Long Beach City College’s Dr. Mike Muñoz Chosen for Prestigious Aspen Rising Presidents Fellowship
Dr. Muñoz also receives Ricardo Salinas Scholarship for the National Community College Leadership Program
The Aspen Institute College Excellence Program today announced that Long Beach Community College District (LBCCD) Interim Superintendent-President Dr. Mike Muñoz is one of 40 leaders selected for the 2021-2022 class of the Aspen Rising Presidents Fellowship, a highly selective national leadership program preparing the next generation of community college presidents to transform institutions to achieve higher and more equitable levels of student success.
“Since joining Long Beach City College in 2018 as the Vice President of Student Services, Dr. Muñoz has transformed our College by helping to advance equity to achieve academic success for all of our student groups,” said LBCCD President Uduak-Joe Ntuk. “He has been the right leader to continue the transformational work to take the College to the next level of success. This fellowship will empower him with new tools to make him an even stronger force for LBCC students.”
Muñoz and the 39 other Rising Presidents Fellows from throughout the country will embark on a 10-month fellowship beginning in November 2021. Delivered in collaboration with the Stanford Educational Leadership Initiative, the fellows will be mentored by current and former community college presidents who have achieved exceptional outcomes for students throughout their careers, and will learn strategies to improve student outcomes in and after college, lead internal change, and create strong external partnerships with K-12 schools, four-year colleges, employers, and other partners.
“To become institutions that truly advance social mobility and talent development, community colleges must have presidents with a clear vision for equitable student success,” said Monica Clark, director of leadership initiatives at the College Excellence Program. “We have selected these fellows because they share that commitment and are well-positioned to become transformational leaders.”
Nationally, nearly 80 percent of sitting college presidents plan to retire in the next decade. While the traditional pathway to the presidency has often excluded women and people of color, the incoming class of Aspen Rising Presidents Fellows is composed of 68 percent women and 70 percent people of color, and represents institutions of varying sizes and locations.
Together, the 2021-22 fellows are leaders at colleges that collectively serve more than 400,000 students. As well, 67 Rising Presidents Fellowship alumni have become presidents of community colleges that collectively serve an additional 953,000 students nationwide.
Muñoz, a trailblazer in the push for equity and inclusion, was also honored to receive the Ricardo Salinas Scholarship from the Latinos and Society Scholarship committee based on his unique trajectory and perspective that are impacting policy and practice across the country and worldwide. This scholarship will cover expenses for his participation in the fellowship.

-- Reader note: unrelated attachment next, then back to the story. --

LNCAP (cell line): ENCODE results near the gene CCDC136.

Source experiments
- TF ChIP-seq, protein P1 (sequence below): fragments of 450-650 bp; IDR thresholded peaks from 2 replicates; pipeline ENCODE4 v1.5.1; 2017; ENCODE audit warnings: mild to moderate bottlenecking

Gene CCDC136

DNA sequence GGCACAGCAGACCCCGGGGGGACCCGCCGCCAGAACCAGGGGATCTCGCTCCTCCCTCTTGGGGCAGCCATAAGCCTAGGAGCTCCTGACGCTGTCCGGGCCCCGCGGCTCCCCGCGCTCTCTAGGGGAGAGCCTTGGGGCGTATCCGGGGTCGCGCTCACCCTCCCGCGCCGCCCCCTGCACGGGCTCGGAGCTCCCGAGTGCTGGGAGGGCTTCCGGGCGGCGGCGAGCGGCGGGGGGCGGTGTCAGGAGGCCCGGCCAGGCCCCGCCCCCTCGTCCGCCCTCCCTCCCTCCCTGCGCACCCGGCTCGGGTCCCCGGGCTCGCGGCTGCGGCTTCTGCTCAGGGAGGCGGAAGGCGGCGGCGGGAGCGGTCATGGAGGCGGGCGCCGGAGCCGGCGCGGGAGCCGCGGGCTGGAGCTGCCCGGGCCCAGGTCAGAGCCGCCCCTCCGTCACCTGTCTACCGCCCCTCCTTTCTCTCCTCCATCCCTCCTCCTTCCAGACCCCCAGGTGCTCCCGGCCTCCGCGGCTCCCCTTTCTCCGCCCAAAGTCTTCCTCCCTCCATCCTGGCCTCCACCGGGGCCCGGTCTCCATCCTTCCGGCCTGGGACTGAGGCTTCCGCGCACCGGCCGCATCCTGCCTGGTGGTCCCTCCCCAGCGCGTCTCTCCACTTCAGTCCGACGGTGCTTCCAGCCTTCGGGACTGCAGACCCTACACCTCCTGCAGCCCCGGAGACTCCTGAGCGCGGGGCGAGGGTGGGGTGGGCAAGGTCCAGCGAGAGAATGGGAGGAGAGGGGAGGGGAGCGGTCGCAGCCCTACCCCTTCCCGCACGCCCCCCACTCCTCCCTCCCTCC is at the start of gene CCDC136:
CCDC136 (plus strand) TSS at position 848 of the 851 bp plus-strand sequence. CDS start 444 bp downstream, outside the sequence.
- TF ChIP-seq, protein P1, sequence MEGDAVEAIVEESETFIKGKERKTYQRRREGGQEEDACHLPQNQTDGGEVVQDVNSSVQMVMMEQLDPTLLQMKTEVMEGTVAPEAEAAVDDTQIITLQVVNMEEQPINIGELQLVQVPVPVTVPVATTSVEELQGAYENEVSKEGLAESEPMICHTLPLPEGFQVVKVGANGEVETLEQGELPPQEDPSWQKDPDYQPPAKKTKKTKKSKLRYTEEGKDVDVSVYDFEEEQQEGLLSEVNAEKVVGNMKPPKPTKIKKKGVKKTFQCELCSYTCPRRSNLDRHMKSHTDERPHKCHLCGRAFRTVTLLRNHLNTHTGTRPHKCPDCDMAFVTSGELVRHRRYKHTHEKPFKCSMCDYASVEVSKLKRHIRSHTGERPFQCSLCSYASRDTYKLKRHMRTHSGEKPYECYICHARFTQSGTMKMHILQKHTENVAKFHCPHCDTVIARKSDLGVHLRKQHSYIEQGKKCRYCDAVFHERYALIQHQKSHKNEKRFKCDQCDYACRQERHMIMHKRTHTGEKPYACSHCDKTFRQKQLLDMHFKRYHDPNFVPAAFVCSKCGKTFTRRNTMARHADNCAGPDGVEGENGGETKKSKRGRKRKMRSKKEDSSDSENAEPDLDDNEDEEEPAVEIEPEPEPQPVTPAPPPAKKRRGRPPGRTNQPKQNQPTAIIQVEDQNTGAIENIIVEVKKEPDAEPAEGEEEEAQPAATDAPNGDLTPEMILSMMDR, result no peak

He was appointed as the LBCCD Interim Superintendent-President in March 2021. He joined LBCC in 2018 as the Vice President of Student Services. Muñoz led the LBCC Student Support Services team in several accomplishments including the increase enrollment of Long Beach College Promise Direct High School Matriculants by more than 30% from Fall 2018 to Fall 2019, increased the number of Pell Recipients by 27% in 2019-20, expanded services in mental health and basic needs, and supported the increase in completions through the implementation of completion counseling efforts. He pushed for additional technology such as a virtual queue line, chat box functions that have become increasingly used during the pandemic to assist LBCC staff to be more efficient and enhance communication between the College and students. He has also provided support and leadership by serving on the Long Beach College Promise Steering Committee.
Muñoz is a proud product of the California Community College system. He attended East Los Angeles College and Fullerton College before transferring to the University of California, Irvine, where he received his bachelor’s degree in Psychology and Social Behavior. He received his master’s degree in Counseling, and his doctor of education with a specialization in community college leadership, from California State University, Long Beach.
About Long Beach City College
Long Beach City College consists of two campuses with an enrollment of over 25,000 students each semester and serves the cities of Long Beach, Lakewood, Signal Hill, and Avalon. LBCC promotes equitable student learning and achievement, academic excellence, and workforce development by delivering high quality educational programs and support services to our diverse communities. Visit www.LBCC.edu for more information about Long Beach City College.
LBCC Associate Director
Communications & Community Engagement